Module: Mouth and Teeth Care
Janet L. Poole, PhD, OTR/L with input from David M. Leader, DMD, MPH
Activity plan for mouth and teeth care
Get organized for caring for your mouth and teeth with this printout.Printout PDF
Getting the most from your dental appointments
- Tell your dentist and hygienist that you have scleroderma. Give the dentist a list of all of your medications, dosages, and prescribers.
- Have cleanings and check-ups every 3 to 4 months.
- If you have a lot of dental work to be done, consider scheduling two shorter sessions, rather than one long session.
- Bring gloves, a sweater, a jacket, or even a blanket to the dentist and tell the dentist/hygienist you need to be kept warm. Ask to be covered with blankets, if possible.
- Show the dentist or hygienist the mouth exercises you do. Do the mouth exercises while waiting for the dentist and/or hygienist and during the appointment, if needed.
- Ask the dentist to use child-size tools.
- If you feel that it is getting harder to reach all your teeth to brush or floss, even a little bit, tell your dentist. You and your dentist may want to talk about any future work that may need to be done on your teeth and schedule it now, while it is still easy to reach all areas of your mouth.
- Ask your dentist/hygienist about products to keep the teeth in good condition, such as fluoride and toothpastes that harden tooth enamel.
Types of toothbrushes and flossers
There are a variety of toothbrushes and dental aids that can help you maintain good oral hygiene. Below are a few suggestions. You should discuss these and other possibilities with your dentist and hygienist.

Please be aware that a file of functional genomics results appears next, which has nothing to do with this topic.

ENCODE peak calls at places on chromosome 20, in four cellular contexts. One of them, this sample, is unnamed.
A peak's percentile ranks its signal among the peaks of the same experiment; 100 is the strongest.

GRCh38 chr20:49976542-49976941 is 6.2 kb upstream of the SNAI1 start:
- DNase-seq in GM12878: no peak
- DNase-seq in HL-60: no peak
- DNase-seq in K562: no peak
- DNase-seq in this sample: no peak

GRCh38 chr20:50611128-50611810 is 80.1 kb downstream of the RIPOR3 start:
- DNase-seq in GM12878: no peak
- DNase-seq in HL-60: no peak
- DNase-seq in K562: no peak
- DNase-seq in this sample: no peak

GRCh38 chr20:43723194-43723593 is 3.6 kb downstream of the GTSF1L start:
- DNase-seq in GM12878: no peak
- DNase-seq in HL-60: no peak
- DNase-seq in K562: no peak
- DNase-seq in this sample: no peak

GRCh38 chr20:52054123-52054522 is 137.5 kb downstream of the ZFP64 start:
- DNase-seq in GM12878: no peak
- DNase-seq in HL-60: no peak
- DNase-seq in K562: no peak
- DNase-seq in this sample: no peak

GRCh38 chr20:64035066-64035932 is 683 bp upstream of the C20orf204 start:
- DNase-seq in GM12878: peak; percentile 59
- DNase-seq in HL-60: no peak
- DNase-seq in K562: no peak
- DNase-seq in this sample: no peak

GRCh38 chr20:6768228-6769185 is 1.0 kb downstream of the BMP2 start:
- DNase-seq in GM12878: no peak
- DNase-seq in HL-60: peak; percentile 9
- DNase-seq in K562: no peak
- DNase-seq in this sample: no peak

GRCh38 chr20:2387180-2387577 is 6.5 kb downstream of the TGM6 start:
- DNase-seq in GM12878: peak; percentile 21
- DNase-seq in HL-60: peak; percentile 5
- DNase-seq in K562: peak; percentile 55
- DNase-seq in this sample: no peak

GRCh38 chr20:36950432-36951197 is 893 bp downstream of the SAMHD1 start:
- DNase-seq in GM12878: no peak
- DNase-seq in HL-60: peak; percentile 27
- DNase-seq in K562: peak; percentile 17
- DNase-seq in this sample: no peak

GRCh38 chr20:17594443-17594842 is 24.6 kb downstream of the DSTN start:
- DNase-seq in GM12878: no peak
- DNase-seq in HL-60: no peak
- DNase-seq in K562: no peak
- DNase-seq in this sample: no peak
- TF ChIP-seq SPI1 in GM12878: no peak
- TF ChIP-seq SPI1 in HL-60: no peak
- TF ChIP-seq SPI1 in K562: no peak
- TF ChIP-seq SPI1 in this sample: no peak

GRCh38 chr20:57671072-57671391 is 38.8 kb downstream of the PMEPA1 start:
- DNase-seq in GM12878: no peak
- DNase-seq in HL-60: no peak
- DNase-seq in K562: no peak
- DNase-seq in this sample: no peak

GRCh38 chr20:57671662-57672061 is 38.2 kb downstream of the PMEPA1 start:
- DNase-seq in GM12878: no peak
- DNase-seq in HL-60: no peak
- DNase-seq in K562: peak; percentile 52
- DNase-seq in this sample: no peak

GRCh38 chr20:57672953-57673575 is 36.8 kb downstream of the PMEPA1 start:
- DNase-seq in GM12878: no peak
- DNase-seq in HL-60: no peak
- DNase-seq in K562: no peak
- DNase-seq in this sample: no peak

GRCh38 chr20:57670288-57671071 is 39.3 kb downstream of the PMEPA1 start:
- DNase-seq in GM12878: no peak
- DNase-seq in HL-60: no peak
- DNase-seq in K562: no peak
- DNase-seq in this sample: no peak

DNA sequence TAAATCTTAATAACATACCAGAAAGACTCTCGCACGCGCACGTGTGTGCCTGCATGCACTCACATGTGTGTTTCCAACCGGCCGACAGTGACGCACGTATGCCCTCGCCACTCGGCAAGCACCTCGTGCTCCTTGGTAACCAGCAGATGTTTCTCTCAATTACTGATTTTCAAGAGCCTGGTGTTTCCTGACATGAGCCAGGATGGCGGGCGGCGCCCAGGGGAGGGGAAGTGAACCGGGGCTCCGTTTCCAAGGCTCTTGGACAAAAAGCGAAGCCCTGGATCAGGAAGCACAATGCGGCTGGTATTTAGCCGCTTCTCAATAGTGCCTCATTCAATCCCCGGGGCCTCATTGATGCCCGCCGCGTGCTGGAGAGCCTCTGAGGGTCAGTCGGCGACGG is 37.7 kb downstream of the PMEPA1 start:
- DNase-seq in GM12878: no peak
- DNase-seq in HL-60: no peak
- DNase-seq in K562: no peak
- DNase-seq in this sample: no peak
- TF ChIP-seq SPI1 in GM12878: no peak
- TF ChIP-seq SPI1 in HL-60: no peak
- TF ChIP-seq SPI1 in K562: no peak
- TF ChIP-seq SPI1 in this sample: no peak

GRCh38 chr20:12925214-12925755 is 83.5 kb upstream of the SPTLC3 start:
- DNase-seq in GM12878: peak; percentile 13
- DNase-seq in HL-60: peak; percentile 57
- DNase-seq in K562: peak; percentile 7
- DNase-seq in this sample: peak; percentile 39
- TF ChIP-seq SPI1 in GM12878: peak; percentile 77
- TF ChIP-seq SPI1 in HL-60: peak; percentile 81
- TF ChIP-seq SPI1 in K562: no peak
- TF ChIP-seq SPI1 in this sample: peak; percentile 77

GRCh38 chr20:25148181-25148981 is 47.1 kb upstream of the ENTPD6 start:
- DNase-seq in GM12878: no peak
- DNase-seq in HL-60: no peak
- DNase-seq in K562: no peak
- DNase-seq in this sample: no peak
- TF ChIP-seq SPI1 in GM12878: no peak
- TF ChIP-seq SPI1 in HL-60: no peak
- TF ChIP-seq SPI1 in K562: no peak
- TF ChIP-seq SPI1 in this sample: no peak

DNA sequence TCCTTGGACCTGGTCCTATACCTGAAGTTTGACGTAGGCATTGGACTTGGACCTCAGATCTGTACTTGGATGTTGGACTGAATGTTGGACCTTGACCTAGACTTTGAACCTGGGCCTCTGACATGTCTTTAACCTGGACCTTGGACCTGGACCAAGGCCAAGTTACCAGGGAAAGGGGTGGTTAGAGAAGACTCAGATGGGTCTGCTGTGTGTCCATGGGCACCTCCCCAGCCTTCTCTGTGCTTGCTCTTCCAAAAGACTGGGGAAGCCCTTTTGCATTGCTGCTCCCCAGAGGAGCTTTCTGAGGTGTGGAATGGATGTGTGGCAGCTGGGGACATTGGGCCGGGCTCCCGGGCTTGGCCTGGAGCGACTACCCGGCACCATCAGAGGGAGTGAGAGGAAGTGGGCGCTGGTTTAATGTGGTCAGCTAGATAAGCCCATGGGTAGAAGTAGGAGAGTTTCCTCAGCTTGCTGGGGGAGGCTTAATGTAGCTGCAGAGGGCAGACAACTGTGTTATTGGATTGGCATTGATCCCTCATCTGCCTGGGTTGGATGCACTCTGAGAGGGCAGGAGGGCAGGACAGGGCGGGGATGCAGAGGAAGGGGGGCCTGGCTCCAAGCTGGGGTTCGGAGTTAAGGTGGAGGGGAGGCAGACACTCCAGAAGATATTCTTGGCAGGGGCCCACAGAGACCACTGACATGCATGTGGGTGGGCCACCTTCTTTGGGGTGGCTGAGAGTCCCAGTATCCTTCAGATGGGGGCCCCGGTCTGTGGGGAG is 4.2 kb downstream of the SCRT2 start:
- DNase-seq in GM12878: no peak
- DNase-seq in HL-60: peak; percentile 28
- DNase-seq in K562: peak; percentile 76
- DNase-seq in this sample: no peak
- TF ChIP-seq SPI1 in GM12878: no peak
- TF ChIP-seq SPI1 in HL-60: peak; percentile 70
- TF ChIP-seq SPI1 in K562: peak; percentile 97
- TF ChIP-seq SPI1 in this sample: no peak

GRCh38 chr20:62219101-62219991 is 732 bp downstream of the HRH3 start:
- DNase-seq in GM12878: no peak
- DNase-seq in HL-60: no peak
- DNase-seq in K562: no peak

- If you feel you cannot twist your hands and/or wrists to do a thorough job with brushing your teeth, try an electric toothbrush.
- Try junior-size or child-size toothbrushes if it is hard to get to all your teeth or open your mouth wide.
- Pump toothpaste may be easier to use than tubes or other containers that have lids.
- There are many different types of floss aids. Some floss aids have small heads (where the floss is) to fit in your mouth. One example is the Reach Access Flosser.
- There are also mechanical devices for cleaning between the teeth, such as the Water Pik Flosser.
Remember, Gastroesophageal Reflux Disease (GERD) and diet can affect oral health
- With GERD or reflux, stomach acid causes erosion of enamel and increases the risk of tooth decay. See the Module on Dysphagia and the Digestive Tract for suggestions on managing GERD and reflux.
- Avoid acidic foods and sugar, as they contribute to tooth decay.
See the links below to the Scleroderma Foundation for more information on oral and dental care.